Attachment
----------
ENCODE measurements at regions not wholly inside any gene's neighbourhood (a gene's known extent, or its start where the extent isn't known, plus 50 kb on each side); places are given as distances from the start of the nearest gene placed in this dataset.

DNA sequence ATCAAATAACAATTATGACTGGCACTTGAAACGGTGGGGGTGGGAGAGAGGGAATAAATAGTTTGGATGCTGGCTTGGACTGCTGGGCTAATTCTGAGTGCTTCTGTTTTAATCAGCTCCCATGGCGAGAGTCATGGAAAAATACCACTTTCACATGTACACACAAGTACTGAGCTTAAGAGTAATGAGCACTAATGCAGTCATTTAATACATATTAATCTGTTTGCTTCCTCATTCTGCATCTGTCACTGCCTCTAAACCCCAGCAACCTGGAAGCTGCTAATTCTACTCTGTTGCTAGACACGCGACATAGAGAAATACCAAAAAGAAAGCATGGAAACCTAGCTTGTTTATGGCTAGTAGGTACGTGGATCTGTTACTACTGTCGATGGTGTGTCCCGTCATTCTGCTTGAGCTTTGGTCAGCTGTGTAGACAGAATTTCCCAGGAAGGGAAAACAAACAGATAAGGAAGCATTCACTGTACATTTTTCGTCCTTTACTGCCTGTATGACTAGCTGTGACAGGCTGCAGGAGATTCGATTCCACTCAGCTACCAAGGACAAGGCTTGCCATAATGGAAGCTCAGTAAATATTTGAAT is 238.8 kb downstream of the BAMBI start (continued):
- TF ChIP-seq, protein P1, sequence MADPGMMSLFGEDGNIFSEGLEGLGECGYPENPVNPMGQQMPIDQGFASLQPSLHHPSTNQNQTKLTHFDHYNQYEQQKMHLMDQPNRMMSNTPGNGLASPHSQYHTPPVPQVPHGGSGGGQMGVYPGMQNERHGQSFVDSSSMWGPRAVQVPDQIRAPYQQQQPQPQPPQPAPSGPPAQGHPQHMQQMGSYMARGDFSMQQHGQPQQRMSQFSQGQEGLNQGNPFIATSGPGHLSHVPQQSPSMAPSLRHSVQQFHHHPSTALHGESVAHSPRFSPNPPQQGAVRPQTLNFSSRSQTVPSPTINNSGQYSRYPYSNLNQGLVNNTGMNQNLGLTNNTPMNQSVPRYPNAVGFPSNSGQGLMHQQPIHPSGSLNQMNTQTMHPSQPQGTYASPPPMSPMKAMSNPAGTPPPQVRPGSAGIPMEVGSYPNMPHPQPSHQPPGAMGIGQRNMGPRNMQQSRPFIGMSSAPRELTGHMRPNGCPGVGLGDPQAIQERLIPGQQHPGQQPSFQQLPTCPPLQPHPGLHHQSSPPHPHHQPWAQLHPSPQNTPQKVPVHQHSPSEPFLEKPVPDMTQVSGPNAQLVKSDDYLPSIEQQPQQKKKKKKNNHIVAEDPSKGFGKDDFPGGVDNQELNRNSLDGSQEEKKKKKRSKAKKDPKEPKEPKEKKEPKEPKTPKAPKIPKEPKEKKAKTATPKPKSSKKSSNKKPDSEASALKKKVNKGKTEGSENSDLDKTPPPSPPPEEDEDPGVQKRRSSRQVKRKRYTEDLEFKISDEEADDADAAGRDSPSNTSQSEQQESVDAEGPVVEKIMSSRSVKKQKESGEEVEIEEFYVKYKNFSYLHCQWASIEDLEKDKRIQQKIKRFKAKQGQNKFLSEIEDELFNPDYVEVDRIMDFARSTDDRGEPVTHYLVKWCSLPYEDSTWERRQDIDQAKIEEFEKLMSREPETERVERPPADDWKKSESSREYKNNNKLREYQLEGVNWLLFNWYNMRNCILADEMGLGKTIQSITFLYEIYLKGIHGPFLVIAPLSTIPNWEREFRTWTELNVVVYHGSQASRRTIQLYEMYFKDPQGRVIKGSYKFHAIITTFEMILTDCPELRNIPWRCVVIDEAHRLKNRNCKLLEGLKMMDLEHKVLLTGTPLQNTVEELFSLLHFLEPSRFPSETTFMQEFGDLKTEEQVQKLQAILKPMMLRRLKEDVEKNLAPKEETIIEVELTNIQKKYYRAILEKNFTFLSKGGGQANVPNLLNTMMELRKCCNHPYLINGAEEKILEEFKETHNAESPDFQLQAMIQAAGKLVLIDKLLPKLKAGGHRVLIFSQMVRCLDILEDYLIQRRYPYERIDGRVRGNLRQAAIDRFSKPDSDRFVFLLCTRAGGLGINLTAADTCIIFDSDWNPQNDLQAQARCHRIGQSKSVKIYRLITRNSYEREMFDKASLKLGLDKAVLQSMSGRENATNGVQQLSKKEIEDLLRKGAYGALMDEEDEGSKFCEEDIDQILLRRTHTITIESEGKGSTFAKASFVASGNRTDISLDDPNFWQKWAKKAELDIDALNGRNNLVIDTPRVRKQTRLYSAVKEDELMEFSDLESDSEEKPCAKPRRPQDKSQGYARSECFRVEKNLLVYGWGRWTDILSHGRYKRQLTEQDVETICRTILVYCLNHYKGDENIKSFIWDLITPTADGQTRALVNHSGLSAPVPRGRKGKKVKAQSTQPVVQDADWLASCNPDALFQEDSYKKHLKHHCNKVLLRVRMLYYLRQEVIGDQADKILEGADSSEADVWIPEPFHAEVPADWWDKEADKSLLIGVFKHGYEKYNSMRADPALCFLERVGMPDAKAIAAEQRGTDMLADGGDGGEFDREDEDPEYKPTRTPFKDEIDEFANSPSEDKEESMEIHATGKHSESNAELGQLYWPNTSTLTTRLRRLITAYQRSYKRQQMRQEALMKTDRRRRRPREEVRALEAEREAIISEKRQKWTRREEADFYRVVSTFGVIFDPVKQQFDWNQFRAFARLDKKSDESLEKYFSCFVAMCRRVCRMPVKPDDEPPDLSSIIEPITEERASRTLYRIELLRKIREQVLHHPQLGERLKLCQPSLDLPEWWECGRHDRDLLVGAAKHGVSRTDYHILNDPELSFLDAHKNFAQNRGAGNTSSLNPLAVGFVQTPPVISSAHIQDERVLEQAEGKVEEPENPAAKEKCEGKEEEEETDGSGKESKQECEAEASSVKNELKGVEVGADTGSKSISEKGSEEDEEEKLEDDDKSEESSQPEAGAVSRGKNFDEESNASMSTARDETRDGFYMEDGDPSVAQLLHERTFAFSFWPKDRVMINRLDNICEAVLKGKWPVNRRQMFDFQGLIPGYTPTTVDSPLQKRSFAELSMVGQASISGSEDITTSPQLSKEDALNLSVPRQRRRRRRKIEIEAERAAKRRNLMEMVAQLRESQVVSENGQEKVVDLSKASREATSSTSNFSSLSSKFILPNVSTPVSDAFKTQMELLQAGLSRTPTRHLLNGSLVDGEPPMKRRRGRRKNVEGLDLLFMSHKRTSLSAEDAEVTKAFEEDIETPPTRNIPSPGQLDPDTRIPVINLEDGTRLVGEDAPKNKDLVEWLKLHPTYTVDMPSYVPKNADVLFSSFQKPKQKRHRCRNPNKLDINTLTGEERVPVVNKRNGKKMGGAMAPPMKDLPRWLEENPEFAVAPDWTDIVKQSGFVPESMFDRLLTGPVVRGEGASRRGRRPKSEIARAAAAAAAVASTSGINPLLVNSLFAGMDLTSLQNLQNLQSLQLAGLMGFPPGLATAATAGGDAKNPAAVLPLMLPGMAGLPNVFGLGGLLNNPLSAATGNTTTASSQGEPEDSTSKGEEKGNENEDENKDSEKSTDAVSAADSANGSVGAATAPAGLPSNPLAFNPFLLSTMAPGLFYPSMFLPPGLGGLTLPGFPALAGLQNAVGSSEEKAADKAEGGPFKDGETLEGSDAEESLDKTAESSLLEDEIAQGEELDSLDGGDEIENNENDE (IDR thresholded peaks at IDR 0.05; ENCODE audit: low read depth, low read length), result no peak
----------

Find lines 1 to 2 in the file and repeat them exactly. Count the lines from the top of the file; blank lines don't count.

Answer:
ENCODE measurements at regions not wholly inside any gene's neighbourhood (a gene's known extent, or its start where the extent isn't known, plus 50 kb on each side); places are given as distances from the start of the nearest gene placed in this dataset.

DNA sequence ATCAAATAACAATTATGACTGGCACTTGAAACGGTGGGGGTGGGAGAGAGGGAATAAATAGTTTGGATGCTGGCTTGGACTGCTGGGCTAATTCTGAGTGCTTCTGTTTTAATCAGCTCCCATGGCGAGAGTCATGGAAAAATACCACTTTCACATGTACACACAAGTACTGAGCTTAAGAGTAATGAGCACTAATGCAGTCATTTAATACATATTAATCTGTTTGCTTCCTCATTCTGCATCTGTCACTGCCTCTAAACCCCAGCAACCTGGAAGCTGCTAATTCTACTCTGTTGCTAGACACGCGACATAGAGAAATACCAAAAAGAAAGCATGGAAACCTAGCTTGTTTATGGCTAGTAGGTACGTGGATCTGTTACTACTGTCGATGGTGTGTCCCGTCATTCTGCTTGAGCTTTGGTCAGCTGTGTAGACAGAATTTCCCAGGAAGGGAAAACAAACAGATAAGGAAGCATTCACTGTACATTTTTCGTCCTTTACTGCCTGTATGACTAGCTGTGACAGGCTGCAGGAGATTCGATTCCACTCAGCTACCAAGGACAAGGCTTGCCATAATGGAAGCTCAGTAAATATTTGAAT is 238.8 kb downstream of the BAMBI start (continued):